ONCE UPON A COOL MOTORCYCLE DUDE

Young readers who have ever been forcibly yoked to a rival for some class project will glory in this contentious oral report. Unable to agree on a folktale to tell their classmates, a lad and lass decide to make it up as they go. She starts, with Princess Tenderheart—rendered by Heyer in flowing silk gowns and blonde tresses—pining for her beloved ponies, which are being stolen one by one by a giant. Gagging, the storyteller’s companion proceeds to add a huge dude who roars up on a chopper to provide protection, and to battle a giant that, in Goto’s testosterone-soaked oils, is green but far from jolly. Meanwhile, instead of passively sitting by spinning straw into gold, the Princess starts pumping iron . . . and on the tale seesaws, to a more or less happily-ever-after. The unusual collaboration among illustrators works seamlessly, with O’Malley supplying the storytellers, and Heyer and Goto the characters on separate pages or spreads. This disarming, funny and not agenda-driven dig at the hot-button issue of gender differences is likely to excite plenty of giggles—and perhaps some discussion, too. (Picture book. 6-9)

Pub Date: April 1, 2005

ISBN: 0-8027-8947-1

Page Count: 32

Publisher: Walker

Review Posted Online: May 20, 2010

Kirkus Reviews Issue: March 15, 2005

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HELLO, HARVEST MOON

As atmospheric as its companion, Twilight Comes Twice, this tone poem pairs poetically intense writing with luminescent oils featuring widely spaced houses, open lawns, and clumps of autumnal trees, all lit by a huge full moon. Fletcher tracks that moon’s nocturnal path in language rich in metaphor: “With silent slippers / it climbs the night stairs,” “staining earth and sky with a ghostly glow,” lighting up a child’s bedroom, the wings of a small plane, moonflowers, and, ranging further afield, harbor waves and the shells of turtle hatchlings on a beach. Using creamy brushwork and subtly muted colors, Kiesler depicts each landscape, each night creature from Luna moths to a sleepless child and her cat, as well as the great moon sweeping across star-flecked skies, from varied but never vertiginous angles. Closing with moonset, as dawn illuminates the world with a different kind of light, this makes peaceful reading either in season, or on any moonlit night. (Picture book. 6-8)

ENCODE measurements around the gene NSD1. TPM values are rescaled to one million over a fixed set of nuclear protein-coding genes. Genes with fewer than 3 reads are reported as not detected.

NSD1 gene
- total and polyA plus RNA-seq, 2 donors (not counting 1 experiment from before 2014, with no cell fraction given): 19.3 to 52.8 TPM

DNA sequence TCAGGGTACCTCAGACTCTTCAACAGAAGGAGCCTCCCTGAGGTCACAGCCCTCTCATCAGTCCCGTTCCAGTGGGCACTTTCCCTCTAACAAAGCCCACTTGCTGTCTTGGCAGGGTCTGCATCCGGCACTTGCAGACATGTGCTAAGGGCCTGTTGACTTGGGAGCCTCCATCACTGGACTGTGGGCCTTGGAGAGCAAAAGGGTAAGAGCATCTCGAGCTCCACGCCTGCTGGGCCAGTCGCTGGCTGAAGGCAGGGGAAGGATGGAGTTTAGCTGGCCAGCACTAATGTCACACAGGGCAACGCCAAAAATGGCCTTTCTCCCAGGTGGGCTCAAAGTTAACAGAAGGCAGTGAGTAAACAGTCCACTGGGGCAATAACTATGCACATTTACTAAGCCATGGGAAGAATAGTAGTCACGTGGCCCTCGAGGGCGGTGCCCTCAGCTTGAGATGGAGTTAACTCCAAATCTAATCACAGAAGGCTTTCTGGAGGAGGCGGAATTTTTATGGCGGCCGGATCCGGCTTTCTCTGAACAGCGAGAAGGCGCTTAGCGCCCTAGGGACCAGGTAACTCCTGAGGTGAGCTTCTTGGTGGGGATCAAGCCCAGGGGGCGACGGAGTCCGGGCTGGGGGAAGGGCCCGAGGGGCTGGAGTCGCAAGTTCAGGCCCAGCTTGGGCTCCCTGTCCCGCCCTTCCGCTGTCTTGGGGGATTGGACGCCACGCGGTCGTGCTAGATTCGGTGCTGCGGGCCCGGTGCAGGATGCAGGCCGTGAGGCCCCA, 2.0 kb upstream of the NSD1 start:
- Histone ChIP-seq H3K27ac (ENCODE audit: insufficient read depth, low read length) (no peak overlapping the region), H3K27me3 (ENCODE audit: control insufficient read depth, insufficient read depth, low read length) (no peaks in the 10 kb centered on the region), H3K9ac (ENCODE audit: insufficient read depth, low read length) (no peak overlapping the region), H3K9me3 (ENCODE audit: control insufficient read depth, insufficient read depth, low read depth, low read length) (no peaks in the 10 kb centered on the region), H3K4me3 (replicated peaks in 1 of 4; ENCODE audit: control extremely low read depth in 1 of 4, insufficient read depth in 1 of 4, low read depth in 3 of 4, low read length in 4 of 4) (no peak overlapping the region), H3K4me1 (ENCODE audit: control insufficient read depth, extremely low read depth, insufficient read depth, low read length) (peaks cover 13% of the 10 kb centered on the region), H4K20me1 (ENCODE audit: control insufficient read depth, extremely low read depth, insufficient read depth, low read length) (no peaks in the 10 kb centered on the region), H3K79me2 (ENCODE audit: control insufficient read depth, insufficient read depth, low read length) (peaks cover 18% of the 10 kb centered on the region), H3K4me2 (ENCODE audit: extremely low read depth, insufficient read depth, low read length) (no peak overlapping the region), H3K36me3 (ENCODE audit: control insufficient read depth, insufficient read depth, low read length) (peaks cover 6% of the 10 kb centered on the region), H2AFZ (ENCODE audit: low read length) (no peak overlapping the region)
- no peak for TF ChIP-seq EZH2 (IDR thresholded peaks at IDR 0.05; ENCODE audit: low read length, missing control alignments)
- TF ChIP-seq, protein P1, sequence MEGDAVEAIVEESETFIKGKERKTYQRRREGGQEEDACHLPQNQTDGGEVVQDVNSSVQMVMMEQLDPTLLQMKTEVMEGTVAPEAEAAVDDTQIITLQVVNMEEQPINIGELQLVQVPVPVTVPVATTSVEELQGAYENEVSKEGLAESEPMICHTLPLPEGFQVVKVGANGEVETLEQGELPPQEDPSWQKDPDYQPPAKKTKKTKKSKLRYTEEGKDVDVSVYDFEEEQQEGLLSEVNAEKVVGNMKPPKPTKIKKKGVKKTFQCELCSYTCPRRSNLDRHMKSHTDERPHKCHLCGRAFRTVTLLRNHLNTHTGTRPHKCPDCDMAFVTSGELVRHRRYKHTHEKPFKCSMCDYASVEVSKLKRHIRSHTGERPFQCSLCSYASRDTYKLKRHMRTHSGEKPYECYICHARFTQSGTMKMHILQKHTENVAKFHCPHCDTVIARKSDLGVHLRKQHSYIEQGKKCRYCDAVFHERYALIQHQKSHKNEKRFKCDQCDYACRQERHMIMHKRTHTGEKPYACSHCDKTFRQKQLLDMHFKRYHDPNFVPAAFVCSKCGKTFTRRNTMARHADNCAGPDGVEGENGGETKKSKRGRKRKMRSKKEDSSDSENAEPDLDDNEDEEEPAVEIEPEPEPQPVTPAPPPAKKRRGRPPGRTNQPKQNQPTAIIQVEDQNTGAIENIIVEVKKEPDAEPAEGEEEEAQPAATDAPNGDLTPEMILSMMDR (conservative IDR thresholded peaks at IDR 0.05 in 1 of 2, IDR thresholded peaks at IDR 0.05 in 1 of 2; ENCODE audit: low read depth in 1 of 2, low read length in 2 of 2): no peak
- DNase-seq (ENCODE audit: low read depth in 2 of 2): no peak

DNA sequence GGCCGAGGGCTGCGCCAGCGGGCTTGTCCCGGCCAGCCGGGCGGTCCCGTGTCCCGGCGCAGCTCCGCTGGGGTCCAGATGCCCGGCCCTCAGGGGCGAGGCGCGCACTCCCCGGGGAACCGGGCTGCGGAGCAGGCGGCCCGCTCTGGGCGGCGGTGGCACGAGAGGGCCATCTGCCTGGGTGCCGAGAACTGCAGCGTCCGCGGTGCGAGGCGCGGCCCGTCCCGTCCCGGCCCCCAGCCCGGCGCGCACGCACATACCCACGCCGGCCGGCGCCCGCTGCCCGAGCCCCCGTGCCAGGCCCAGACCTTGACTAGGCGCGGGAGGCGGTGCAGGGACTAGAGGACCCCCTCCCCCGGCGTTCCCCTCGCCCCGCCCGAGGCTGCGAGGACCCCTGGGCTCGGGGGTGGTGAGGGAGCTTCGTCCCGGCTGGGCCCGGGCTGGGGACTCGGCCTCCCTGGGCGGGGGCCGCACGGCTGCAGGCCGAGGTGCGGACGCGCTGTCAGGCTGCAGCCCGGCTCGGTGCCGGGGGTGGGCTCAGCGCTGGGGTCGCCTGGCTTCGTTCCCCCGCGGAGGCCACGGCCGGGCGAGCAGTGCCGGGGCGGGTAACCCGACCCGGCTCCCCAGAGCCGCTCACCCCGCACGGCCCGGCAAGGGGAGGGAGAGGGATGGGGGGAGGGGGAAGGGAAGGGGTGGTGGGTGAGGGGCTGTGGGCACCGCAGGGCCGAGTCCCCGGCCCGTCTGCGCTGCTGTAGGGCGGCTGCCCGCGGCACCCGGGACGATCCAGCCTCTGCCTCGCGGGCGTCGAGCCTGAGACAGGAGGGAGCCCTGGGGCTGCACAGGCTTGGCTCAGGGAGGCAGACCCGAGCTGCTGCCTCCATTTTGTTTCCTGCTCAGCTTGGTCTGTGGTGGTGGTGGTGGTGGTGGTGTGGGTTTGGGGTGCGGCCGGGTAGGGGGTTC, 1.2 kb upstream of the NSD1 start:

Pub Date: Sept. 22, 2003

ISBN: 0-618-16451-0

Page Count: 32

Publisher: Clarion Books

Review Posted Online: May 20, 2010

Kirkus Reviews Issue: Sept. 15, 2003

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RIVER STORY

Trickling, bubbling, swirling, rushing, a river flows down from its mountain beginnings, past peaceful country and bustling city on its way to the sea. Hooper (The Drop in My Drink, 1998, etc.) artfully evokes the water’s changing character as it transforms from “milky-cold / rattling-bold” to a wide, slow “sliding past mudflats / looping through marshes” to the end of its journey. Willey, best known for illustrating Geraldine McCaughrean’s spectacular folk-tale collections, contributes finely detailed scenes crafted in shimmering, intricate blues and greens, capturing mountain’s chill, the bucolic serenity of passing pastures, and a sense of mystery in the water’s shadowy depths. Though Hooper refers to “the cans and cartons / and bits of old wood” being swept along, there’s no direct conservation agenda here (for that, see Debby Atwell’s River, 1999), just appreciation for the river’s beauty and being. (Picture book/nonfiction. 7-9)

Pub Date: June 1, 2000

ISBN: 0-7636-0792-4

Page Count: 32

Publisher: Candlewick

Review Posted Online: May 20, 2010

Kirkus Reviews Issue: June 1, 2000

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